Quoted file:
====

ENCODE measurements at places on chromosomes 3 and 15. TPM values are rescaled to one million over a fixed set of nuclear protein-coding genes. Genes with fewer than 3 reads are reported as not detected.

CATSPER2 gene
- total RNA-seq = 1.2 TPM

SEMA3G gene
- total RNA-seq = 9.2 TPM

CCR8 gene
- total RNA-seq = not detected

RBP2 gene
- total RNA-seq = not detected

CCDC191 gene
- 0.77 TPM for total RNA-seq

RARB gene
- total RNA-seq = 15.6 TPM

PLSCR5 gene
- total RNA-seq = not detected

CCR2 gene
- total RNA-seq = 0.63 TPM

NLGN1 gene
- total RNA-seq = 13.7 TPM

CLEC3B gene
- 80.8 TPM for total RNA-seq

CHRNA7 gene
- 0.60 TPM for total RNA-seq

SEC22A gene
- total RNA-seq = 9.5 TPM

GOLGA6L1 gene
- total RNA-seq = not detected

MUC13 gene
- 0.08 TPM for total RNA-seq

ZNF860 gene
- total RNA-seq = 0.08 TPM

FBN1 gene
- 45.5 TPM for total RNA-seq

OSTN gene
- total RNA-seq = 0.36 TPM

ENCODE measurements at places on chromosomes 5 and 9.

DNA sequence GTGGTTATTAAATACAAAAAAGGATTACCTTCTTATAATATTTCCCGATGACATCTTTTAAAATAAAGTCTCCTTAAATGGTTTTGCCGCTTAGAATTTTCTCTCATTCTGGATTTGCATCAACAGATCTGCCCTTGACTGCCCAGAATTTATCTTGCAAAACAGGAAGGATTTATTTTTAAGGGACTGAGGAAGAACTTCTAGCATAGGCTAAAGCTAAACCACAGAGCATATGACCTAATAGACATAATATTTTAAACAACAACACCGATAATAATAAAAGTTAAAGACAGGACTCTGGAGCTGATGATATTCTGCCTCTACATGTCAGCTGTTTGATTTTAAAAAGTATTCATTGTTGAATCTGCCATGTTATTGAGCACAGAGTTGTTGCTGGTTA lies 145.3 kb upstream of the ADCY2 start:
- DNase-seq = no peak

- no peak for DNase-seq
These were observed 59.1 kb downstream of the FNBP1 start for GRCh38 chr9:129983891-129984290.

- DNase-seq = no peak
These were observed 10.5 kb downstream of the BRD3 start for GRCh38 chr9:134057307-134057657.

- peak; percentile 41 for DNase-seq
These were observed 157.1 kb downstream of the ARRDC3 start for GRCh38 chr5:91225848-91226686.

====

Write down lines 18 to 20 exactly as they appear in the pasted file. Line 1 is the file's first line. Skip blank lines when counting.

NLGN1 gene
- total RNA-seq = 13.7 TPM

CLEC3B gene